In recent years African States have taken great strides in their response to the demand for reliable contractual and institutional forms of doing business and for high-quatity dispute resolution mechanisms. Modern international arbitration has taken root, with certain countries actively embracing modern harmonized arbitral practice, and others in the process of change and development. This unprecedented volume assembles for the first time a country-by-country analysis, both practical and insightful, of how arbitration is conducted in forty-six African States. It provides essential information about legislative provisions, treaty adherence, and arbitral procedure. Contributors include current and former judges, distinguished practitioners, academics, and institution-builders, ail of whom are active in promoting the use of arbitration as a viable means of dispute resolution in Africa.
Five sections representing the main regions of the continent, each with a substantive introductory chapter covering the major trends within that region, offer country overviews addressing issues such as the following:
. adherence to the key arbitration conventions;
. the modernity of a State's arbitration legislation and its compatibility with the UNCITRAL Model Law;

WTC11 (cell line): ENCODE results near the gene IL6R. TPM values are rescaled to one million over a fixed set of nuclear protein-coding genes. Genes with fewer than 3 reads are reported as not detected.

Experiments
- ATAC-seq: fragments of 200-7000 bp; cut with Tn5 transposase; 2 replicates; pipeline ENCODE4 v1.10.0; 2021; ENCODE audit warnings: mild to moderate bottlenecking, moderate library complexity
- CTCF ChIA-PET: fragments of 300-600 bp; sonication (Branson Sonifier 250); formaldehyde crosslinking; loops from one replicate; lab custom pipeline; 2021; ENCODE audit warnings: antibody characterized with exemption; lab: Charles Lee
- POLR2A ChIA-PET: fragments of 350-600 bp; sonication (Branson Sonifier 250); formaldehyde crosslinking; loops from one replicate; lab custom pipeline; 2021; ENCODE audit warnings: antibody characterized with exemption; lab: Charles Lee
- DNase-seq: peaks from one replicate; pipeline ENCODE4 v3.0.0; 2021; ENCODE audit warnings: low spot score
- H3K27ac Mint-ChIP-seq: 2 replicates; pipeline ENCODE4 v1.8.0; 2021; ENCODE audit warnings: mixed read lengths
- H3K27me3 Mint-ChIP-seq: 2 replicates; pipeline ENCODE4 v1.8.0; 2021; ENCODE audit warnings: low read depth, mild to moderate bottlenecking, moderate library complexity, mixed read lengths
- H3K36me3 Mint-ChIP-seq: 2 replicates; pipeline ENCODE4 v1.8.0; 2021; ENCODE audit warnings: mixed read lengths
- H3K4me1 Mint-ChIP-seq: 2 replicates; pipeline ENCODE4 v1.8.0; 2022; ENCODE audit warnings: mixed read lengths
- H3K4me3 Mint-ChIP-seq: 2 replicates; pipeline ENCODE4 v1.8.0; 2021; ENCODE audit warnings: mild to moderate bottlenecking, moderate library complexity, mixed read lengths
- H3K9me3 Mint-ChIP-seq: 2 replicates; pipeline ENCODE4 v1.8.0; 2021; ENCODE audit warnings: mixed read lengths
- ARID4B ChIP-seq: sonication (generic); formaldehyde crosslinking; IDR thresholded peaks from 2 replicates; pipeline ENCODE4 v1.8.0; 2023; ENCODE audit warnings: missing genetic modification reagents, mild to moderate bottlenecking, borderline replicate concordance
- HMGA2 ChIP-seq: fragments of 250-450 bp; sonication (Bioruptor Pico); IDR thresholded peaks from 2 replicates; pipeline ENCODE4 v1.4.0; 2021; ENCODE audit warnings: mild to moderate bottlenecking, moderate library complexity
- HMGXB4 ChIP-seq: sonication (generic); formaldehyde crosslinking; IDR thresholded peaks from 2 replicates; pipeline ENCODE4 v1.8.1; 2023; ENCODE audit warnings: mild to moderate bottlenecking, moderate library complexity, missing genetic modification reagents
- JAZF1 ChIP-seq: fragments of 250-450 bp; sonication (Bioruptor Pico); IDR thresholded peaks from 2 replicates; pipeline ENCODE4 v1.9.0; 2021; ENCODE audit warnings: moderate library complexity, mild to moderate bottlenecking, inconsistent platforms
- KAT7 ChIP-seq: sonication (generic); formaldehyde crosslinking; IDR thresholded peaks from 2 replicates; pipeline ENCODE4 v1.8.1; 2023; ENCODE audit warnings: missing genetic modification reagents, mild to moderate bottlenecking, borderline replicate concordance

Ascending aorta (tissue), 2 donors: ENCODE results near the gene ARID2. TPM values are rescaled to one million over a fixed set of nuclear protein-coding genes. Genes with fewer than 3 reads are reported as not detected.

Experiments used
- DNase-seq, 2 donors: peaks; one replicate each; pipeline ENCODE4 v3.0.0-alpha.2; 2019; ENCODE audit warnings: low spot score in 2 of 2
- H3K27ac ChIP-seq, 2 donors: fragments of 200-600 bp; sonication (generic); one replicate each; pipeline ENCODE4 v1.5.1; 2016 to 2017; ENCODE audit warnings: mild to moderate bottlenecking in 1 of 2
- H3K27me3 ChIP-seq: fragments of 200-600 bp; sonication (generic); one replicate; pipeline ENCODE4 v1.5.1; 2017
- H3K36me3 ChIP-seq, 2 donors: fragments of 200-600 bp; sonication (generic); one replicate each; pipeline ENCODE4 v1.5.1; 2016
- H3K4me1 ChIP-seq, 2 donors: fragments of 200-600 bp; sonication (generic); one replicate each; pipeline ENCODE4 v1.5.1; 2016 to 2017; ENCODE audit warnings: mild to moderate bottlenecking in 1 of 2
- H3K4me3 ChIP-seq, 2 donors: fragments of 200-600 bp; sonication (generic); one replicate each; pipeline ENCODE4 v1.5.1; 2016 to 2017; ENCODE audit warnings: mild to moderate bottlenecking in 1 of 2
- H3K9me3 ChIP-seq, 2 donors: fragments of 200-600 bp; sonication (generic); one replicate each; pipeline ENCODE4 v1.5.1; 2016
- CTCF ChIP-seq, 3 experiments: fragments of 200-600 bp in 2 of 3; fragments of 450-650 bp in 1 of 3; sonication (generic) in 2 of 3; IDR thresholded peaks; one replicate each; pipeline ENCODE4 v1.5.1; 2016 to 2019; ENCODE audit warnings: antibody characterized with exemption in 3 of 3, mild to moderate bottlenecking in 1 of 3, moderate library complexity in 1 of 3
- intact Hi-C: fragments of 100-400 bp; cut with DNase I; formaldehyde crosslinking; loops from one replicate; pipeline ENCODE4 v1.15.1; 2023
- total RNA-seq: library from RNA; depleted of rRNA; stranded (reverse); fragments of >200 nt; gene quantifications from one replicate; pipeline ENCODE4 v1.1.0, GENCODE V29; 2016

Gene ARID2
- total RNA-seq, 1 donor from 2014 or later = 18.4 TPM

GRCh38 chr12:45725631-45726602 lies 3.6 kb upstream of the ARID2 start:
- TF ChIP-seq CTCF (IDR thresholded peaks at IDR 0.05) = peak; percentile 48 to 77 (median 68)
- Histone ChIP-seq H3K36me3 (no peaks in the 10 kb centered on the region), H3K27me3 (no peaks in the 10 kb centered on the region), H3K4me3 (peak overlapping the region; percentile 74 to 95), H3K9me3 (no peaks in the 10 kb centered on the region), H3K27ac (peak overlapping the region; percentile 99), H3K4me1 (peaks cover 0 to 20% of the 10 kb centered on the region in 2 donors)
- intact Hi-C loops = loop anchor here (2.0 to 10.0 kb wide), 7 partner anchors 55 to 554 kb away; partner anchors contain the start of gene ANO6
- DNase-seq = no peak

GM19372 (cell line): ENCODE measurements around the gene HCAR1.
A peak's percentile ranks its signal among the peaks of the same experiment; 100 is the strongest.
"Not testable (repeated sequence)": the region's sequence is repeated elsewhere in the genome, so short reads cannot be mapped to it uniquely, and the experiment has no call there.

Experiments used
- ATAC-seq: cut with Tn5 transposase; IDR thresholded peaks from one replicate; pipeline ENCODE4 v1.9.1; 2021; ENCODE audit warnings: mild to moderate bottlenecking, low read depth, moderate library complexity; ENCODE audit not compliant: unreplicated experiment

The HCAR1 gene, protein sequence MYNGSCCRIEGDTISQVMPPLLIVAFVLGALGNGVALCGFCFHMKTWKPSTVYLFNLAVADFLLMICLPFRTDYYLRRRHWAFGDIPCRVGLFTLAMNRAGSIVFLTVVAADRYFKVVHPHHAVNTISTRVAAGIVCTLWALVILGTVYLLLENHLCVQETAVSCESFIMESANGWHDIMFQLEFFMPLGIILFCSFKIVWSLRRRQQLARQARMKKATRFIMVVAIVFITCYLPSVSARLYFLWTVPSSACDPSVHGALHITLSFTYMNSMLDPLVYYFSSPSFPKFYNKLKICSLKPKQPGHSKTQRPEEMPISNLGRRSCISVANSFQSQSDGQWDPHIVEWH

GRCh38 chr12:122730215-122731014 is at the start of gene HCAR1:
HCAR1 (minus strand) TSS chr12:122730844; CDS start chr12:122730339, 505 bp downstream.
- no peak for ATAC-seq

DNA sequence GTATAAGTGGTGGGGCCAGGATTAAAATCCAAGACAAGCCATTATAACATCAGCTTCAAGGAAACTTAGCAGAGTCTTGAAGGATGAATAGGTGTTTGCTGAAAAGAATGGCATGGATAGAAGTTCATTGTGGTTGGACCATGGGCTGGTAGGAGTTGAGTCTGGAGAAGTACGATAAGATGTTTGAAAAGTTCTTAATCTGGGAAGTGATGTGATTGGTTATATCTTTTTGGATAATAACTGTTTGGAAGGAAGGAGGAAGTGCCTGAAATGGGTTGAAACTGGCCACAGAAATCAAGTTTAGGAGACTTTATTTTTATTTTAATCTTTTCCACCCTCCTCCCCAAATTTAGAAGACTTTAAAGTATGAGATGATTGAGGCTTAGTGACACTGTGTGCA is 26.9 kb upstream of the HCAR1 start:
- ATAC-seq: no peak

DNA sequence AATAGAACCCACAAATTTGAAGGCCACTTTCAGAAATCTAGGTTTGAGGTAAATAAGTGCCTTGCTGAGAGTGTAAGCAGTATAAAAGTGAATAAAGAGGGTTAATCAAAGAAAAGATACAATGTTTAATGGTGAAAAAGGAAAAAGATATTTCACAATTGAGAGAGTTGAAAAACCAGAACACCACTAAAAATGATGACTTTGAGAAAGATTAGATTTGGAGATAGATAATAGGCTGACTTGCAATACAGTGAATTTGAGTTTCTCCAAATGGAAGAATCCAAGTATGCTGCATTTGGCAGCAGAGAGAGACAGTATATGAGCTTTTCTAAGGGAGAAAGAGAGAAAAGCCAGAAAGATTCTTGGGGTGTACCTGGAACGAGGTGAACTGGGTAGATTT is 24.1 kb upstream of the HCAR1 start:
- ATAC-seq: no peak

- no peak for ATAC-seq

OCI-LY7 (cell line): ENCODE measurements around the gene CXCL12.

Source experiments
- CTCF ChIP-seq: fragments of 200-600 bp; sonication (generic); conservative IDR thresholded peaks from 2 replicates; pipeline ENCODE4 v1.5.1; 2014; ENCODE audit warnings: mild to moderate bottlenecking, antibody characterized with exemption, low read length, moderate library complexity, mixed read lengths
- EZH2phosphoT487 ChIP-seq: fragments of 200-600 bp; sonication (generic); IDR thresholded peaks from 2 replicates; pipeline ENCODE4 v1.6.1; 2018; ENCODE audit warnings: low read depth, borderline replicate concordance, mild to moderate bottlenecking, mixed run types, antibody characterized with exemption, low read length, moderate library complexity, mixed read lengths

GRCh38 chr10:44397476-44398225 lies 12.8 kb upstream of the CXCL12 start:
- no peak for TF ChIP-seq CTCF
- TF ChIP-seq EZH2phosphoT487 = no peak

. particular features of arbitral practice in that jurisdiction;
access to and (where available) statistics from local and regional arbitral institutions;
. significant arbitration-related national case Law; and
. enforcement of foreign arbitral awards.
A sixth section focuses on Africa-based investment treaty arbitration. Useful tables of intra-African bilateral investment treaties (BITs), a List of ICSID proceedings involving African States, and other tabular features round out the volerie. The Guide will be welcomed by arbitration practitioners and legal academics everywhere as the essential guiding light in what is rapidly becoming a crucially important area of international arbitration practice.
General Editor: Lise Bosman.